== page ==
Our Weakness

I am struck by the extent to which American victory, at least in North Africa, was almost entirely a function of volume of materiel.

At least, that’s what Rommel thought:

“In the long run neither Libya nor Tunisia could be held, for the African war was being decided by the battle of the Atlantic. From the moment that the overwhelming industrial capacity of the United States could make itself felt in any theater of war, there was no longer any chance of ultimate victory in that theater. Even if we had overrun the whole of the African continent, with the exception of a small strip of territory providing the enemy with good operational possibilities and permitting the Americans to bring their material, we were bound to lose in the end. Tactical skill could only postpone the collapse, it could not avert the ultimate fate of the theater.”

Orr Kelly, Meeting the Fox: The Allied Invasion of Africa, From Operation Torch, to Kasserine Pass, to Victory in Tunisia 153 (2002).

And indeed the Germans had better technology:

When the 9th Division men did manage to capture an enemy position, they found that during the brief time the Germans had held the hill mass, their engineers had brought up jackhammers and construction equipment to dig foxholes in the rock and construct heavily fortified machine gun positions. At this point in the war, Americans had no such help from their engineers.

Orr Kelly, Meeting the Fox: The Allied Invasion of Africa, From Operation Torch, to Kasserine Pass, to Victory in Tunisia 277 (2002).

As soon as it went into combat, the gasoline-powered Sherman became notorious for burning when hit.

Orr Kelly, Meeting the Fox: The Allied Invasion of Africa, From Operation Torch, to Kasserine Pass, to Victory in Tunisia 198 (2002).

Cochran explained the difference between the performance of the German and American planes: “People say the Germans use the sun more than we do, that they have more sense than we have, that they are better hunters. It is not true. They have an airplane that can get to the sun quicker than we can get to the sun. Therefore, who uses it? He does!”

Orr Kelly, Meeting the Fox: The Allied Invasion of Africa, From Operation Torch, to Kasserine Pass, to Victory in Tunisia 125 (2002).

And the Germans were far better at collective action:

As dawn broke, the Americans saw what they later learned was the 10th Panzer Division — some 125 tanks. The German tanks, arrayed in a square box formation, came slowly forward. Infantry, interspersed among the tanks and out in front, moving just behind the rolling barrage, advanced with them. The attacking formation, seeming to react to a prearranged signal, split up into three columns, one moving northwest, one following along the road, and the third — apparently the main column with some 30 tanks — headed south of the road . . . quickly overrunning the screening force . . . . [Carter] later described the scene: “For the first hour we sat in awe watching the attack of the 10th Panzer Division. The precision and timing of the huge iron forts moving down the valley was a thing of magnificent beauty . . . .”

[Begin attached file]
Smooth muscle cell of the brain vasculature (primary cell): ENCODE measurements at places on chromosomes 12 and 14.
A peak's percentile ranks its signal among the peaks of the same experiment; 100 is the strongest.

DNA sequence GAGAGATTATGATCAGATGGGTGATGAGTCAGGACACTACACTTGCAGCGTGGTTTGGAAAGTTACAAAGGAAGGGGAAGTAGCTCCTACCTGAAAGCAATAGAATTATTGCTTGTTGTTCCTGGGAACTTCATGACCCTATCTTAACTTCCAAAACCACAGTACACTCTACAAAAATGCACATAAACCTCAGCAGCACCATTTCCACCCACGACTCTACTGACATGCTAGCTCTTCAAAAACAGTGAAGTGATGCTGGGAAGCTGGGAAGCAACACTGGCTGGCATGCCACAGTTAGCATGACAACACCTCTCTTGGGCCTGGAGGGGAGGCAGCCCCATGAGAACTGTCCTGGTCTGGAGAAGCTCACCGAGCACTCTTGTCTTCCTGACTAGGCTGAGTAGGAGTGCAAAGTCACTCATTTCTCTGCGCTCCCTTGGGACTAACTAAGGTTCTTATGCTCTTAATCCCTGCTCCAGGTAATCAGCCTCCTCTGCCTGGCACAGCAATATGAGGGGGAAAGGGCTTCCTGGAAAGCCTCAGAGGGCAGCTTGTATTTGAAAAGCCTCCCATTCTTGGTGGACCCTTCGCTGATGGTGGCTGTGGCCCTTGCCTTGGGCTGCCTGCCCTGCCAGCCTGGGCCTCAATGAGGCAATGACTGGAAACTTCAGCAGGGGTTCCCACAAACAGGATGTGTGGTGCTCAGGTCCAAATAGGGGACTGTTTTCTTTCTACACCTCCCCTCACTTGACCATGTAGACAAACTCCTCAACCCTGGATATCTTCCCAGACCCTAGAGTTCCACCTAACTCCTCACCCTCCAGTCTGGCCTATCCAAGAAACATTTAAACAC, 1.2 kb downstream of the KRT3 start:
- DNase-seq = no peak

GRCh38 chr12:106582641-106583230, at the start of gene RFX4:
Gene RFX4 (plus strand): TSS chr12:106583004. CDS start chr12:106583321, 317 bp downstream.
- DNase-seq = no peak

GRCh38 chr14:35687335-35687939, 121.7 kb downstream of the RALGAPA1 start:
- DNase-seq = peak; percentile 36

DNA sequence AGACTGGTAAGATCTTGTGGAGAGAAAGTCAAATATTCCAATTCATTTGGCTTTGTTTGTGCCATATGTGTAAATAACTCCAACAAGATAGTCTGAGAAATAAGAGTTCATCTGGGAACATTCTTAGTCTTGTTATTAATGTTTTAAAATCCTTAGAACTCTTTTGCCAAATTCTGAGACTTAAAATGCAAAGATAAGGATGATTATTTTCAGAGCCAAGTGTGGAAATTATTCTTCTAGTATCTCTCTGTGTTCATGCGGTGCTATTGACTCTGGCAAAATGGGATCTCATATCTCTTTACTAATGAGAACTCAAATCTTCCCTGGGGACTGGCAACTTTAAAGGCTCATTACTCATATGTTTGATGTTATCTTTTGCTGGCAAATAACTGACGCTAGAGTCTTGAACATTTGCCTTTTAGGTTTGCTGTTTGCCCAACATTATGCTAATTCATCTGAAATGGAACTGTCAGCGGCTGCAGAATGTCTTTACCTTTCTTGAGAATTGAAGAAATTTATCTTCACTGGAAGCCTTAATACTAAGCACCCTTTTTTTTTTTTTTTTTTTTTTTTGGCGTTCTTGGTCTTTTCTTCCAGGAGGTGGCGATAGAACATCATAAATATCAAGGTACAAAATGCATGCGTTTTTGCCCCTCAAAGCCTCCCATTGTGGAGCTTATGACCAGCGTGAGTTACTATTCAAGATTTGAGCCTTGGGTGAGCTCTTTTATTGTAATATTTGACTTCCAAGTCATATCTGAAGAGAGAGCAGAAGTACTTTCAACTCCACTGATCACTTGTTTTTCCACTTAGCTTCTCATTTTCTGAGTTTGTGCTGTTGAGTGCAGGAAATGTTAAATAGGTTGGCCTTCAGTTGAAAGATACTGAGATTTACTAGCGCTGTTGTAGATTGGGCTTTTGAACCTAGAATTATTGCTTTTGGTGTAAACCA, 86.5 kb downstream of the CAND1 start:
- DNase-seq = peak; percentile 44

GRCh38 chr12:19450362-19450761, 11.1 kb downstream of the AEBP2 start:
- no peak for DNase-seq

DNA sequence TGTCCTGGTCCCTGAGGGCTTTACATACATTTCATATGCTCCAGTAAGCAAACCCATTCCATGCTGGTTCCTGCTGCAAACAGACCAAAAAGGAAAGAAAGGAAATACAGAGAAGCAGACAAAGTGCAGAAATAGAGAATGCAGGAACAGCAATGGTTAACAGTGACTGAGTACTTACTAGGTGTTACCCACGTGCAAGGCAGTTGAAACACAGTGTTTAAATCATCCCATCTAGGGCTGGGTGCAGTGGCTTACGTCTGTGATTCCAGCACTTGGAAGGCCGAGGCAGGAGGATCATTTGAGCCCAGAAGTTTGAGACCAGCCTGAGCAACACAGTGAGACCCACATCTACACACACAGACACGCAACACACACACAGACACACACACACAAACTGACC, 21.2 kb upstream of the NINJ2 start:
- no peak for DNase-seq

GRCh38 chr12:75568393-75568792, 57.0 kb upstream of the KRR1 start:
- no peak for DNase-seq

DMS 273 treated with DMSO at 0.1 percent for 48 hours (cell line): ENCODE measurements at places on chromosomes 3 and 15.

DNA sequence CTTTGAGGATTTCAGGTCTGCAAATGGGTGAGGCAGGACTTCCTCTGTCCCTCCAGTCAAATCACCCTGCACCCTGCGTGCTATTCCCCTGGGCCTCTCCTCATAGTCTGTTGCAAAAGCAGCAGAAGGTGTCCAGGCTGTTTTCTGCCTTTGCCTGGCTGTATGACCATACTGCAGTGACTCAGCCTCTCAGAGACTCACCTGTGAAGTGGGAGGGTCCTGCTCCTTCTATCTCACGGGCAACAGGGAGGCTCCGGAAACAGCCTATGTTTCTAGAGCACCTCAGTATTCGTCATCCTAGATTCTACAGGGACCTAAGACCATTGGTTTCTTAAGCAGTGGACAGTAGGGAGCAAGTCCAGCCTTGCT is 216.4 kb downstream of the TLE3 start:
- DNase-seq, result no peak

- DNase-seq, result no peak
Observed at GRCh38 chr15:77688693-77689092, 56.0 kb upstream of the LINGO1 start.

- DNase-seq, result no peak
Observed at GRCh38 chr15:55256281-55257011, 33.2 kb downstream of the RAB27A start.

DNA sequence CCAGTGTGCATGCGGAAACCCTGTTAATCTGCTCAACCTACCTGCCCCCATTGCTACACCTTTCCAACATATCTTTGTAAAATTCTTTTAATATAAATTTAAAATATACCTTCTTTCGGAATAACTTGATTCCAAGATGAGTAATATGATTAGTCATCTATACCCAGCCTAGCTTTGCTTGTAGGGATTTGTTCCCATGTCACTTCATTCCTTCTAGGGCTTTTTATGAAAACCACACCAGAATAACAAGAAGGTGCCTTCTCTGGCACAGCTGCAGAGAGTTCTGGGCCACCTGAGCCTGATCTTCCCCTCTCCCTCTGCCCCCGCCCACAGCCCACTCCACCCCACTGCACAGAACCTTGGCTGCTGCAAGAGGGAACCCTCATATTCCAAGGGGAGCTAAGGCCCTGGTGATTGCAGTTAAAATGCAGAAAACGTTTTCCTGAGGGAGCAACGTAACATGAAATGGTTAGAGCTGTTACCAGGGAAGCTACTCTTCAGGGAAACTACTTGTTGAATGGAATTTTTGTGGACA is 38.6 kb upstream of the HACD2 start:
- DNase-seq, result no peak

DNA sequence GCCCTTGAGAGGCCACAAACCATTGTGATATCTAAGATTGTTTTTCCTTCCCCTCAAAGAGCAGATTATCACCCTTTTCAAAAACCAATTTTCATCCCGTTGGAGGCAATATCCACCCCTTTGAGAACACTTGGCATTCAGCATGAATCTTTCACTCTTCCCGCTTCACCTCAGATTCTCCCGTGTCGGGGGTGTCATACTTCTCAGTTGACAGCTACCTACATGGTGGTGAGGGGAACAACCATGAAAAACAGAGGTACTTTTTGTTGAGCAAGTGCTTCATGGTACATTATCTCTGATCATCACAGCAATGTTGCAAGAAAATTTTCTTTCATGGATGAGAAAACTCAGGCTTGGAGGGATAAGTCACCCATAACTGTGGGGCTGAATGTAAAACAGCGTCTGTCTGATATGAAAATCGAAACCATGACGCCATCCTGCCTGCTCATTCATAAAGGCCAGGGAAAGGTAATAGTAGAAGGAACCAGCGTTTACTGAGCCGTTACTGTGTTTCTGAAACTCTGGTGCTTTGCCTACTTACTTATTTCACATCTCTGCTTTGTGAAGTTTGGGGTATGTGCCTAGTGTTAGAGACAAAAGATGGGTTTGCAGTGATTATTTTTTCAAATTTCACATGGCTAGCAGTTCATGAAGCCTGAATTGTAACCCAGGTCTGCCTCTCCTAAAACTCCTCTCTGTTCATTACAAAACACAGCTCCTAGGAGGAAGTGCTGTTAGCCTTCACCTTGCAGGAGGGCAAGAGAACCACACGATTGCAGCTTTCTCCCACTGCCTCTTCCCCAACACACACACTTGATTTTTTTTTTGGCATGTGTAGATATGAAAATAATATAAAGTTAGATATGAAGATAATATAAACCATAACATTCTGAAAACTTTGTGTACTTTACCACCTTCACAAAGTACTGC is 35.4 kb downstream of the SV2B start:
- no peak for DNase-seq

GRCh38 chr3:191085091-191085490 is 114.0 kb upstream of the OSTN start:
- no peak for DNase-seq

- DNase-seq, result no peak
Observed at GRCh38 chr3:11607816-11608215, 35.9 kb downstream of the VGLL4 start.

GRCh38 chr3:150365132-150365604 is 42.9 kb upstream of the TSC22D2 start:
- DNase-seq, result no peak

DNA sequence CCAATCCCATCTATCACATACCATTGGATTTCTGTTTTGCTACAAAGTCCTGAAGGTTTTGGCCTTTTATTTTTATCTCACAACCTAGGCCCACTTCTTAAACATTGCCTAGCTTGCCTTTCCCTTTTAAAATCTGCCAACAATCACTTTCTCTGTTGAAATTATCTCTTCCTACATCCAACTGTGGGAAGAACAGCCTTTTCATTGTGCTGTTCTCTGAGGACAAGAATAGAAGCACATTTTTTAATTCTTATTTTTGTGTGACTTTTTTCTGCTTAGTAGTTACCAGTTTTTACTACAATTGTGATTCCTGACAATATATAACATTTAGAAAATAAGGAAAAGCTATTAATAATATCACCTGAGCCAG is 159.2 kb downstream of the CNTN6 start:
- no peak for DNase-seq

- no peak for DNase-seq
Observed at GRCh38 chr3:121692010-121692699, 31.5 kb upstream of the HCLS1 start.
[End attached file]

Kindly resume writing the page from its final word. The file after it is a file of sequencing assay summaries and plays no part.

Orr Kelly, Meeting the Fox: The Allied Invasion of Africa, From Operation Torch, to Kasserine Pass, to Victory in Tunisia 273-274 (2002).

Whereas:

[T]he Allied command structure was so confused that troops in the field had trouble finding out who they were supposed to take orders from and sometimes received conflicting orders from two or more sources. They wondered, with considerable justification and not just in that normal soldier way, if anyone was in charge up there.

Orr Kelly, Meeting the Fox: The Allied Invasion of Africa, From Operation Torch, to Kasserine Pass, to Victory in Tunisia 149 (2002).

And:

When I got back from patrol, I went to sleep up in the top of [the command post]. When I woke up, there were [Maj. Gen. Terry de la Mesa] Allen and [Brigadier General Theodore] Roosevelt [Jr., son of the former President,] directing this battle and I was very unimpressed by their conversation. Neither one of them knew what the hell they were doing.

Orr Kelly, Meeting the Fox: The Allied Invasion of Africa, From Operation Torch, to Kasserine Pass, to Victory in Tunisia 275-276 (2002).

Today, as then, we lack advantages over our adversaries in both technology and unity. Here is the National Defense Strategy Commission in November (via the Times):

America’s edge is diminishing or has disappeared in many key technologies that underpin U.S. military superiority.

Providing for the Common Defense: The Assessment and Recommendations of the National Defense Strategy Commission viii (Nov. 2018).

And:

Many of the skills necessary to plan for and conduct military operations against a capable adversary, such as command and control of large forces and logistical support of large, high-intensity operations, have also deteriorated.

Providing for the Common Defense: The Assessment and Recommendations of the National Defense Strategy Commission 25 (Nov. 2018).

(In the present political climate I don’t think that even so much as that need be said regarding the insufficiency of our unity.)

Given our lack of technological or command superiority, the question whether we are capable of prevailing today, as we did in North Africa in 1943, back when we also lacked both those things, depends crucially on whether we would have an advantage in materiel.

Is that still true today? Would we be able to outproduce a Russia/China axis today?

No. America’s postwar economic story is the death of her manufacturing. Rommel’s “overwhelming industrial capacity of the United States” is a thing of the past.

The free traders didn’t just create a crisis in the distribution of wealth (and undermine national unity in the process).

They destroyed our only proven strategic advantage.